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Thoracentesis (say "thor-uh-sen-TEE-sis") is a procedure to remove fluid from the space between the lungs and the chest wall. This is called the pleural space. The procedure may also be called a "chest tap."
It is normal to have a small amount of fluid in the pleural space. Too much fluid can build up because of problems such as infection, heart failure, and lung cancer. The procedure may be done to help with shortness of breath and pain caused by the fluid buildup, or you may have it done so the doctor can test the fluid to find the cause of the buildup.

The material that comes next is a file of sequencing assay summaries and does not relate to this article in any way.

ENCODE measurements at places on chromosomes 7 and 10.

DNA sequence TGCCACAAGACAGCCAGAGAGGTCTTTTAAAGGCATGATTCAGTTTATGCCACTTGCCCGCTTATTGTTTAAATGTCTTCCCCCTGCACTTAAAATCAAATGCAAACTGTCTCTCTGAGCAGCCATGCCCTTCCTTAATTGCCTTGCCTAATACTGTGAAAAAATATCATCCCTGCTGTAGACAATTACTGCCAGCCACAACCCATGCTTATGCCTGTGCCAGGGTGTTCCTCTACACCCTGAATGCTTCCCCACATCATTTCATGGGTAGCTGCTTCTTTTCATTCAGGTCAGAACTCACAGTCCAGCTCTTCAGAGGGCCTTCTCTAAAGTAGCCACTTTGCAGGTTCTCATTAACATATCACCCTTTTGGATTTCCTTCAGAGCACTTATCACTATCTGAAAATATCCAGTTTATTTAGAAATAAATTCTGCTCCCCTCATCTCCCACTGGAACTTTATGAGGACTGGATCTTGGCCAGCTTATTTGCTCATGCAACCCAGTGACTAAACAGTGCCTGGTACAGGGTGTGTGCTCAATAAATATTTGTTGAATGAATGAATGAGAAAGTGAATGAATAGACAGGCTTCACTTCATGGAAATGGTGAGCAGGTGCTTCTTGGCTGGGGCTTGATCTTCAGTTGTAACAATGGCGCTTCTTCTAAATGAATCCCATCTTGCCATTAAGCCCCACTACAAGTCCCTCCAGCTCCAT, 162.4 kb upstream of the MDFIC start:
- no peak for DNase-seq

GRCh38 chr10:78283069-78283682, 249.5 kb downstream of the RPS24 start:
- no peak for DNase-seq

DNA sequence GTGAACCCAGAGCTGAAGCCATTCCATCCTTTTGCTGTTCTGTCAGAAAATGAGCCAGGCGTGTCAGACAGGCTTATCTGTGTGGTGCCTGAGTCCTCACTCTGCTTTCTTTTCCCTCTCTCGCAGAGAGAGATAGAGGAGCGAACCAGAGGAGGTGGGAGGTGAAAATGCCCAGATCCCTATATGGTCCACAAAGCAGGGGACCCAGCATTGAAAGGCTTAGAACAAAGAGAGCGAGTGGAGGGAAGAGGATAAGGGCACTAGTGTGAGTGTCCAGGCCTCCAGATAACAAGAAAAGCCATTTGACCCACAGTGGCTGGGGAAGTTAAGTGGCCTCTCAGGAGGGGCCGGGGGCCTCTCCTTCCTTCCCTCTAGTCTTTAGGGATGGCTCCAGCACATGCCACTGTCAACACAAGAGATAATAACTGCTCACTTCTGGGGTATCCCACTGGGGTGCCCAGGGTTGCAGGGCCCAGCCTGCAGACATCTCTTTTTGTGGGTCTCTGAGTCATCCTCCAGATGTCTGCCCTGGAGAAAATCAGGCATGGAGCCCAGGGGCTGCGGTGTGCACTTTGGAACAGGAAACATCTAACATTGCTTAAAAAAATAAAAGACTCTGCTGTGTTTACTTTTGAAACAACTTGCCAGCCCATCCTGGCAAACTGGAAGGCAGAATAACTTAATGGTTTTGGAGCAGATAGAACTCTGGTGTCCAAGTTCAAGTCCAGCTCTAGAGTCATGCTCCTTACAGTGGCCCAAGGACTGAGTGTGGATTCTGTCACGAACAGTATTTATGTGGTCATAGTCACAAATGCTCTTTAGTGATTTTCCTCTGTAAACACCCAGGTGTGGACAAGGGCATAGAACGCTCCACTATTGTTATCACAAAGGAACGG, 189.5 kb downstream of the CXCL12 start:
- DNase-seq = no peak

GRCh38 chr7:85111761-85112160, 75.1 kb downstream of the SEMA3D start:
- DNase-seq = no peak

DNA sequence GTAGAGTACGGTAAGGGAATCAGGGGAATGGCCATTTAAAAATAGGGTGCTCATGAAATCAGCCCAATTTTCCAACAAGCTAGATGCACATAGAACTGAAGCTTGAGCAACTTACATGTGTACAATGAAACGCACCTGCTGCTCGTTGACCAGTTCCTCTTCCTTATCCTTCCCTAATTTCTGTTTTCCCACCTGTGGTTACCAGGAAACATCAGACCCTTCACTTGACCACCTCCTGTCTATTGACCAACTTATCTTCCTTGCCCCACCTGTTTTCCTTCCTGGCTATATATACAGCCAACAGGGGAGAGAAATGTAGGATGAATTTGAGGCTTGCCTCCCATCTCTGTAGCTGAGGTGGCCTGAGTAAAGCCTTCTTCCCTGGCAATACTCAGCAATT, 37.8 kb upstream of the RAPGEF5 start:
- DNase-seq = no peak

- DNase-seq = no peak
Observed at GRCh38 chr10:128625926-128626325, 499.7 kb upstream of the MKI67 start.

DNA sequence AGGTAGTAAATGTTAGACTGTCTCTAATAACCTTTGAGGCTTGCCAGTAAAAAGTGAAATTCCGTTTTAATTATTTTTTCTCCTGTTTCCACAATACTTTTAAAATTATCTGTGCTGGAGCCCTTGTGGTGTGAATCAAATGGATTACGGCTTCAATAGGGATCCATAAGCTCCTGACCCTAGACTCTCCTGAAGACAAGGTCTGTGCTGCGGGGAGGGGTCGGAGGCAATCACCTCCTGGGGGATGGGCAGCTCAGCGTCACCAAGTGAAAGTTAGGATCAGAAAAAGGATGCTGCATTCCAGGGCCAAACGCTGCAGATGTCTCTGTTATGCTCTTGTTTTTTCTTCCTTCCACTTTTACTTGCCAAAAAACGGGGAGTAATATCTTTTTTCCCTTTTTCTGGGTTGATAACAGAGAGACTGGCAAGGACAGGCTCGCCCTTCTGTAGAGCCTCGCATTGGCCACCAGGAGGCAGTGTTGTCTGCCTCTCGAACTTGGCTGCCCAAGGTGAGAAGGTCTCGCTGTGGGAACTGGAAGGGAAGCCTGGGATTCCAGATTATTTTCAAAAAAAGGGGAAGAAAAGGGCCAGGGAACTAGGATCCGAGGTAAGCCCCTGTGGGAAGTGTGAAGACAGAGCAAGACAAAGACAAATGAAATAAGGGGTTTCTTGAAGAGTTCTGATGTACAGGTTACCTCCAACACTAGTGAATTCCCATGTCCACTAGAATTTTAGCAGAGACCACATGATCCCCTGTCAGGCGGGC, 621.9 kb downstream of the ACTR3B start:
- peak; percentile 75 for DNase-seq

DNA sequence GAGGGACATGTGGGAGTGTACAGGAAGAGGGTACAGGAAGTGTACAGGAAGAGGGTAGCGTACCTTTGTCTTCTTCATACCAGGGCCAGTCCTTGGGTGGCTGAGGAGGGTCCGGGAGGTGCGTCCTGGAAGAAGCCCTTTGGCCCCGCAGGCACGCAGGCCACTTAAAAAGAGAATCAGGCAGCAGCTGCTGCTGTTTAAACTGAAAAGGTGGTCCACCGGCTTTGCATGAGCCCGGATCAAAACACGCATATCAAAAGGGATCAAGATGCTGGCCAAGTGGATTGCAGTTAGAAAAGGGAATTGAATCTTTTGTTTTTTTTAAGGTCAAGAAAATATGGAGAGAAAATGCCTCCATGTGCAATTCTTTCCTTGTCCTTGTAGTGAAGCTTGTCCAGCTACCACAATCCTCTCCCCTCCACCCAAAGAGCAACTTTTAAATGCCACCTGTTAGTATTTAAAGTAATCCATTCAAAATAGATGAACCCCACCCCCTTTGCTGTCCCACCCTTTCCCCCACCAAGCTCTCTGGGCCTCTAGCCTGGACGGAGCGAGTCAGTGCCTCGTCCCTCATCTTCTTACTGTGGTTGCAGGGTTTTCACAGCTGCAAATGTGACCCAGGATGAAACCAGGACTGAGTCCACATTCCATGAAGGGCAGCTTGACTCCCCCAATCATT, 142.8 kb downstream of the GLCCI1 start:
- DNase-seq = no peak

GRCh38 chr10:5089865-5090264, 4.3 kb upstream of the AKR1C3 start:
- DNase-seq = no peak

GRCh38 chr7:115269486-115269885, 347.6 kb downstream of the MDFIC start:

Your doctor will put a long, thin needle or a thin plastic tube, called a catheter, between two of your ribs. The doctor will use the needle or catheter to take fluid out.
You may get medicine before the procedure. This helps with pain and helps you relax. The procedure will take about 15 minutes. You can go back to work or your normal activities as soon as you feel up to it.
Build healthy habits into your life. Changes are best made several weeks before the procedure, since your body may react to sudden changes in your habits.
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Adaptation Date: 5/17/2023
Adapted By: Alberta Health Services
Adaptation Reviewed By: Alberta Health Services
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